Many local, regional and interstate moving companies use contract drivers. This business model has resulted in lower operating costs for movers and the flexibility to deal with seasonality of the moving business. In recent years, however, use of contractors has been under increasing scrutiny from state and federal authorities.

It has been alleged that contractors have been “mis-classified” and should be treated as employees. In most jurisdictions contractors must meet certain criteria (or tests) to be treated as independent businesses and not as employees.

A recent California Supreme Court decision (Dynamex Operations West, Inc. v. Superior Court)* has further limited the contractor-employee definition. The decision essentially places the burden on the hiring entity to establish that the worker is an independent contractor and meets the factors in the new “ABC” test.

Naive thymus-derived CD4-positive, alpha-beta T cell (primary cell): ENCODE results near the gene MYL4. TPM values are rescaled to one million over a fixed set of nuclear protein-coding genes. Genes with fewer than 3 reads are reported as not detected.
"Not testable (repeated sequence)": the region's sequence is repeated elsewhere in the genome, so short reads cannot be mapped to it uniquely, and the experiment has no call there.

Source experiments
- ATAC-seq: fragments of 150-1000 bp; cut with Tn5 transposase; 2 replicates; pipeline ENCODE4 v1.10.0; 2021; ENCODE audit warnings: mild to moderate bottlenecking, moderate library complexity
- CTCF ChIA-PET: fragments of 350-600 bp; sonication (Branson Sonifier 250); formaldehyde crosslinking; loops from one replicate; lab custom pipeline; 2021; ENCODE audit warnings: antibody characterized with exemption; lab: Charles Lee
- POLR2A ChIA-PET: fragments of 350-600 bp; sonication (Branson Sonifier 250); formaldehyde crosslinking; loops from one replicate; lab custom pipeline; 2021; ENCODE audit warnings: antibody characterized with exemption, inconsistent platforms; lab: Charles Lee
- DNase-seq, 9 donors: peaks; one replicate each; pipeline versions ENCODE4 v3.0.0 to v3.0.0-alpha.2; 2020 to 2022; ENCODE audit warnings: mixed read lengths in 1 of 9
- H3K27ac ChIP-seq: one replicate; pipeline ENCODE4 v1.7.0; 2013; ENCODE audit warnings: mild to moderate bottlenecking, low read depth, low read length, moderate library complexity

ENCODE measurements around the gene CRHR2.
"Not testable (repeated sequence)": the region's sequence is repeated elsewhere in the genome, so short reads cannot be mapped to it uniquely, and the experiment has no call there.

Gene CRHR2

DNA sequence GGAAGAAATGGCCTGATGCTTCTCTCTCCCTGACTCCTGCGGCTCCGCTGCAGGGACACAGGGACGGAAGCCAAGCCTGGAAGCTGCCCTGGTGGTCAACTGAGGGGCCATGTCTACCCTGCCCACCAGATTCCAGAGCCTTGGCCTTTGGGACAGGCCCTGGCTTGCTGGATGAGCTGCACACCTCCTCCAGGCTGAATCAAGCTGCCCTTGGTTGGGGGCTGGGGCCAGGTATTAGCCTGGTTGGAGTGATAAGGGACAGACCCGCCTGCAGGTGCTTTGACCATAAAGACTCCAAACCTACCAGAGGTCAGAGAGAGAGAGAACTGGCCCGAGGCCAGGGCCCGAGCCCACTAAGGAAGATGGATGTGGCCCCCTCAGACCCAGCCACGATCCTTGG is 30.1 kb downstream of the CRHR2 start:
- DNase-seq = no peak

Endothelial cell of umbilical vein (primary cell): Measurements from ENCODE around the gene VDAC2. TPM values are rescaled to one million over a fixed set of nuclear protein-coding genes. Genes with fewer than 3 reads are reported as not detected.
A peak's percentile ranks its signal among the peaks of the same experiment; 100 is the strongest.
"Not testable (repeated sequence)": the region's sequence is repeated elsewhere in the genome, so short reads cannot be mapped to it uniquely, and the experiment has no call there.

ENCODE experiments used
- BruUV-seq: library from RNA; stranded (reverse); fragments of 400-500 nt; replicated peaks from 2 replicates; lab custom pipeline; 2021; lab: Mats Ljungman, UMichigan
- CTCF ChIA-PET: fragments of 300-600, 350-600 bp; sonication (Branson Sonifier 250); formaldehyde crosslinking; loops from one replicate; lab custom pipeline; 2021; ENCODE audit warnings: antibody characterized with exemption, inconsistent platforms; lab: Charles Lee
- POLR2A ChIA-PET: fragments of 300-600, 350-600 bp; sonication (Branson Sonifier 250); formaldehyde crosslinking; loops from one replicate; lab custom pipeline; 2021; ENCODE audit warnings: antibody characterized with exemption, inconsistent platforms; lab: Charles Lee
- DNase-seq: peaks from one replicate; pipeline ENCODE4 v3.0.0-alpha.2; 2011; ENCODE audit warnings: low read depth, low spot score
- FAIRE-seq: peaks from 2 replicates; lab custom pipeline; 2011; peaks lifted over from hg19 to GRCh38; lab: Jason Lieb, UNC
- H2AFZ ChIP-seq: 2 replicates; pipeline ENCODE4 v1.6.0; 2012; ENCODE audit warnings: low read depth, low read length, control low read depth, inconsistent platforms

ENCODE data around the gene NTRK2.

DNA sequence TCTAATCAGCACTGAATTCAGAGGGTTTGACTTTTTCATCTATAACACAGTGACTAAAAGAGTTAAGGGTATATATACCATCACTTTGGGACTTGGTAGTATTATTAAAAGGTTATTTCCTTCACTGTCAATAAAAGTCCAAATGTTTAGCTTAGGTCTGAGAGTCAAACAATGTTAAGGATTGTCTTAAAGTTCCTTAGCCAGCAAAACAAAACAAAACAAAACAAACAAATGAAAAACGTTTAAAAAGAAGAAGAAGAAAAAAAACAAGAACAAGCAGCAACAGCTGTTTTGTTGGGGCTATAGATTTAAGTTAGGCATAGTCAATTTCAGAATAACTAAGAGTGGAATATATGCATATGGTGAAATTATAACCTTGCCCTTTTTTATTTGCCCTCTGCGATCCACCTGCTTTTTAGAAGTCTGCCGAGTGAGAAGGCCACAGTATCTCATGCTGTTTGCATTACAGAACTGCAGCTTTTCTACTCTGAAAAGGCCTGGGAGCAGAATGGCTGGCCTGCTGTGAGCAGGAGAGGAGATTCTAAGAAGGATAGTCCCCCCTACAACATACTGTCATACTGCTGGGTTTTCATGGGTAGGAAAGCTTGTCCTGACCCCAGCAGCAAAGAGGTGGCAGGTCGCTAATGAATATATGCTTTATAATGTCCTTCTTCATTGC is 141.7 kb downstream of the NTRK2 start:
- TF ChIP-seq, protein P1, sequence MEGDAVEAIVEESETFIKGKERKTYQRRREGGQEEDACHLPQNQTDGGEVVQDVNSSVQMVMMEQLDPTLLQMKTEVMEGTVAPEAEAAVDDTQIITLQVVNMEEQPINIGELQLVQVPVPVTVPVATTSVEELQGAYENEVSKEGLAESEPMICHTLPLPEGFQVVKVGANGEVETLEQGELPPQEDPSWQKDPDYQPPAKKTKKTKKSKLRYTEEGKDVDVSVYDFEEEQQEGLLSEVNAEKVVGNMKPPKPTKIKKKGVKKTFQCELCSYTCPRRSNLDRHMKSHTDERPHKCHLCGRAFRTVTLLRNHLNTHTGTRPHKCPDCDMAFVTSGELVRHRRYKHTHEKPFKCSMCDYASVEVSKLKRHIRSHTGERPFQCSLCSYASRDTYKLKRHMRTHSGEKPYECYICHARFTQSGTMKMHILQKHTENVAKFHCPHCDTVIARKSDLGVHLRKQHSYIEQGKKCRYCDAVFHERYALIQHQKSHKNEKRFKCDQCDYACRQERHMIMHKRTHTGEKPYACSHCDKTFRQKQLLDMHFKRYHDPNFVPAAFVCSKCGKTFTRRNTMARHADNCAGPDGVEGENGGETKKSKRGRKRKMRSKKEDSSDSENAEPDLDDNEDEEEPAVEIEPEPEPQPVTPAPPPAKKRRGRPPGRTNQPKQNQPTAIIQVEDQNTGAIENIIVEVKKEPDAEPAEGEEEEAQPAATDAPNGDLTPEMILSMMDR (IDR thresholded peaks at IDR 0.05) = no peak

A: An independent contractor must be free from control and direction of the hiring entity.
B: An independent contractor must perform work that is not provided by the company’s employees.
C: An independent contractor must be an established business (not just established at the request of the hiring entity).

What does this mean? For California companies, compliance with California Wage Orders could be difficult if contractors allege they are being “mis-classified”. Because California standards often make their way into the rules and regulations of other states, future compliance in all states could be an issue.

What are the unknown future financial risks? Your workers compensation insurance company could re-audit past policy years changing contractors to employees ($$). State or federal regulators could demand payment of payroll taxes for mis-classified employees ($$$$).

Any moving company using independent contractors should review their individual risks and rewards of the contractors-employee issue.

*The complete Fisher Phillips Legal Alert can be seen on my website at the bottom or the Education Materials Section